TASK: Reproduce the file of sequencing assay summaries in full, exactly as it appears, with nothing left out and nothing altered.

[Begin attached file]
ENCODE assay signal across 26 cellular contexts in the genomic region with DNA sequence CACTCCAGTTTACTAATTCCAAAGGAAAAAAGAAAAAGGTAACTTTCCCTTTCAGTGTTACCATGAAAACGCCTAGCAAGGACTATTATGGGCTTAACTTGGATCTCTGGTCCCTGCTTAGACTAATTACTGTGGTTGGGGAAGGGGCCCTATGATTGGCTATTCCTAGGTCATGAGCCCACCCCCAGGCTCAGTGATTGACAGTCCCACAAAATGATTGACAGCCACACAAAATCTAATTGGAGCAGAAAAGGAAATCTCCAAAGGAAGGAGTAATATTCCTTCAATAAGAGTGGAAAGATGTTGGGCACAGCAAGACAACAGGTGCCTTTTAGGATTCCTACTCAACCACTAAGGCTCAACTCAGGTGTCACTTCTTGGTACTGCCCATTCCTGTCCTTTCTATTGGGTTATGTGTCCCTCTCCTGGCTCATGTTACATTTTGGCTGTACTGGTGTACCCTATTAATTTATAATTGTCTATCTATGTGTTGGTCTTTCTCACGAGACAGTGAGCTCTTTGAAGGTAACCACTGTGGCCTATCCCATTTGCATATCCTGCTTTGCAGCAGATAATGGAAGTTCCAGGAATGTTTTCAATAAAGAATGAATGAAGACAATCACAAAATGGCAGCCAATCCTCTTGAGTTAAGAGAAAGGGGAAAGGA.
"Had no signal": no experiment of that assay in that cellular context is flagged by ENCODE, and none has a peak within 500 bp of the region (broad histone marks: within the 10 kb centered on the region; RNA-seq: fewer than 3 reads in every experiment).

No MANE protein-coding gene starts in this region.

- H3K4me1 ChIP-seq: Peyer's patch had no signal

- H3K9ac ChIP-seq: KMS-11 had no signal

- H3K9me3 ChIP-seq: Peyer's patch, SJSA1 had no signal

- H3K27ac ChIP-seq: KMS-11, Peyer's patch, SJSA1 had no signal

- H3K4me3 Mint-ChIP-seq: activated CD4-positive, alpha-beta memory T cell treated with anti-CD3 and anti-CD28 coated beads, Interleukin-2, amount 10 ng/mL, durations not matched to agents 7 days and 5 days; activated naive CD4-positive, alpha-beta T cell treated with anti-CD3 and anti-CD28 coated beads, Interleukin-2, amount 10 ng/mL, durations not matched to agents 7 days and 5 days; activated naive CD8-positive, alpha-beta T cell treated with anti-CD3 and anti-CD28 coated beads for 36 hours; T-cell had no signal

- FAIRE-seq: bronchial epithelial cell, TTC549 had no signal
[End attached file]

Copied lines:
ENCODE assay signal across 26 cellular contexts in the genomic region with DNA sequence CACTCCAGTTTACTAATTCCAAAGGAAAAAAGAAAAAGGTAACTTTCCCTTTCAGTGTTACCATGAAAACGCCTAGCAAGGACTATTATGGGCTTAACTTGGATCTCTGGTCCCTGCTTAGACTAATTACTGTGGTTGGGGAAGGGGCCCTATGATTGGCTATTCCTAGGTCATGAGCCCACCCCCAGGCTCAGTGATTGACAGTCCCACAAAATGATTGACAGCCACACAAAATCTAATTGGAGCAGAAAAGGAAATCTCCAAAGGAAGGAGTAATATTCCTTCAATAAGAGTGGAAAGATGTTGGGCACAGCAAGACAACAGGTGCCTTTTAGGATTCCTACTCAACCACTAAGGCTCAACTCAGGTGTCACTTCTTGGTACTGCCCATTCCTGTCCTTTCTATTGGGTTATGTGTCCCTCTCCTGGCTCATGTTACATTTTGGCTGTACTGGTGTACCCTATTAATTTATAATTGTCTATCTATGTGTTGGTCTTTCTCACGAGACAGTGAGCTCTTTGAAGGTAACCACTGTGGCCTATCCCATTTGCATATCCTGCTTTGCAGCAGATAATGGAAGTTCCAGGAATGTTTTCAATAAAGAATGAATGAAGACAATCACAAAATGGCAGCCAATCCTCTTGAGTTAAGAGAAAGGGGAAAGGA.
"Had no signal": no experiment of that assay in that cellular context is flagged by ENCODE, and none has a peak within 500 bp of the region (broad histone marks: within the 10 kb centered on the region; RNA-seq: fewer than 3 reads in every experiment).

No MANE protein-coding gene starts in this region.

- H3K4me1 ChIP-seq: Peyer's patch had no signal

- H3K9ac ChIP-seq: KMS-11 had no signal

- H3K9me3 ChIP-seq: Peyer's patch, SJSA1 had no signal

- H3K27ac ChIP-seq: KMS-11, Peyer's patch, SJSA1 had no signal

- H3K4me3 Mint-ChIP-seq: activated CD4-positive, alpha-beta memory T cell treated with anti-CD3 and anti-CD28 coated beads, Interleukin-2, amount 10 ng/mL, durations not matched to agents 7 days and 5 days; activated naive CD4-positive, alpha-beta T cell treated with anti-CD3 and anti-CD28 coated beads, Interleukin-2, amount 10 ng/mL, durations not matched to agents 7 days and 5 days; activated naive CD8-positive, alpha-beta T cell treated with anti-CD3 and anti-CD28 coated beads for 36 hours; T-cell had no signal

- FAIRE-seq: bronchial epithelial cell, TTC549 had no signal